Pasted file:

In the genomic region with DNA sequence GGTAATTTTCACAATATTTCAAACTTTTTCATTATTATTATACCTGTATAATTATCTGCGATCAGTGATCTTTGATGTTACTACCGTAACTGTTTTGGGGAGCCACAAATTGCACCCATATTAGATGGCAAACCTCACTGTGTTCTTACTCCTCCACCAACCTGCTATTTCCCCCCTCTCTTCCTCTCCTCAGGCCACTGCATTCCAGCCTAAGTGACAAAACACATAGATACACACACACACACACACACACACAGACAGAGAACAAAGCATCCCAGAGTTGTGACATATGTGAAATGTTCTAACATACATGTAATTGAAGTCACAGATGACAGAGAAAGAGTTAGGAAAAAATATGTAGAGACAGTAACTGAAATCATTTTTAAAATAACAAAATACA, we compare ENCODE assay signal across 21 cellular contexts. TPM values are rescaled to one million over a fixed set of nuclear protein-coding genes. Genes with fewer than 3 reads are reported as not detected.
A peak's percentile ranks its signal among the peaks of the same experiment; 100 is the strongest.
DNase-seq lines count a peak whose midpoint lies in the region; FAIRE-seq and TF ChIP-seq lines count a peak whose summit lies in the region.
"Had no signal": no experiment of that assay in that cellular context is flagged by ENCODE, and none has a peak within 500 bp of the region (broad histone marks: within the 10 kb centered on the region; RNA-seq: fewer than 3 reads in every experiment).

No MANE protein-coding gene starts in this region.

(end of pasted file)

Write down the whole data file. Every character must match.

In the genomic region with DNA sequence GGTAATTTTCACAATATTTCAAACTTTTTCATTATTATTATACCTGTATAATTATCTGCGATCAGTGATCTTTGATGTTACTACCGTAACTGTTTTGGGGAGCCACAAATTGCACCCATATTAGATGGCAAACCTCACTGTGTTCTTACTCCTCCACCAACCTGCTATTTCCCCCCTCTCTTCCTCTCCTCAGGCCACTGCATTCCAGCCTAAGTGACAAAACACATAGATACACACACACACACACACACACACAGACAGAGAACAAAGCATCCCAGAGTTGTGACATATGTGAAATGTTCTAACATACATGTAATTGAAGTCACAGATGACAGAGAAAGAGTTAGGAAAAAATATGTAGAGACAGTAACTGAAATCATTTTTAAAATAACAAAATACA, we compare ENCODE assay signal across 21 cellular contexts. TPM values are rescaled to one million over a fixed set of nuclear protein-coding genes. Genes with fewer than 3 reads are reported as not detected.
A peak's percentile ranks its signal among the peaks of the same experiment; 100 is the strongest.
DNase-seq lines count a peak whose midpoint lies in the region; FAIRE-seq and TF ChIP-seq lines count a peak whose summit lies in the region.
"Had no signal": no experiment of that assay in that cellular context is flagged by ENCODE, and none has a peak within 500 bp of the region (broad histone marks: within the 10 kb centered on the region; RNA-seq: fewer than 3 reads in every experiment).

No MANE protein-coding gene starts in this region.